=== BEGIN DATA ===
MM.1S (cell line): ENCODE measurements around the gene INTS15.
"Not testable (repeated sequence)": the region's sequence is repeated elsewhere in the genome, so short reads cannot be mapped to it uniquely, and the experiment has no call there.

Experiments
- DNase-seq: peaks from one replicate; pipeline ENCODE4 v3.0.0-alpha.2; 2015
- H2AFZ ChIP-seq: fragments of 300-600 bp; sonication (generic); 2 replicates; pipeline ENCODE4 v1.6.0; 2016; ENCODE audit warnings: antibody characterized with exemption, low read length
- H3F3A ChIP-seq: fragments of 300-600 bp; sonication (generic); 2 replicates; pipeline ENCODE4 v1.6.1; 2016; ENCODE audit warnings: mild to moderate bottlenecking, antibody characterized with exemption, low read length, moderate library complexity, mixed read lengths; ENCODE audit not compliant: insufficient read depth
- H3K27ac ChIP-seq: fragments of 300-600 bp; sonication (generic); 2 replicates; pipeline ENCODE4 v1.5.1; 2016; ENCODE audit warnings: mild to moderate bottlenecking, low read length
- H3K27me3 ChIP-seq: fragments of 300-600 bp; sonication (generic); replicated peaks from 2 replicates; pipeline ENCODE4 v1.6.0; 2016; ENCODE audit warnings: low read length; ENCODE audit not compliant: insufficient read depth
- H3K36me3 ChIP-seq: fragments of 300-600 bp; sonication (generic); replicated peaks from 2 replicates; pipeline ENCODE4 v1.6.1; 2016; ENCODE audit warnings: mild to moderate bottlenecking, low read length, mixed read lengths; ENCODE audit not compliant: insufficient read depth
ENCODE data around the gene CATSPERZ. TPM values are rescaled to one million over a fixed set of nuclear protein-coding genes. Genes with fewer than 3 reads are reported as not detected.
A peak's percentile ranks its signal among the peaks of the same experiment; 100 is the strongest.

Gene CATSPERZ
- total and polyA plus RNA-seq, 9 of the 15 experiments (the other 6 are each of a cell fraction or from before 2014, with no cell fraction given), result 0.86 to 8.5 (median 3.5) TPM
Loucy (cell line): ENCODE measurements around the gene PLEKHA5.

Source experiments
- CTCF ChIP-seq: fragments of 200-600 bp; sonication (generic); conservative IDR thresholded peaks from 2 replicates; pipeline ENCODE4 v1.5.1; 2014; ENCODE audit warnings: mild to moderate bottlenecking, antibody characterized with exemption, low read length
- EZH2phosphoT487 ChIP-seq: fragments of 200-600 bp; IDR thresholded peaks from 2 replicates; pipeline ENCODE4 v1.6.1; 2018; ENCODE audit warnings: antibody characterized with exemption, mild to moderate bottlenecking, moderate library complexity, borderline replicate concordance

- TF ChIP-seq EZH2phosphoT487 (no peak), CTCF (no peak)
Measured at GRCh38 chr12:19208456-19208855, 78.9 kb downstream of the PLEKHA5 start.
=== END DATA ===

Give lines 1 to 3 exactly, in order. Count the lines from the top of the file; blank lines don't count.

MM.1S (cell line): ENCODE measurements around the gene INTS15.
"Not testable (repeated sequence)": the region's sequence is repeated elsewhere in the genome, so short reads cannot be mapped to it uniquely, and the experiment has no call there.

Experiments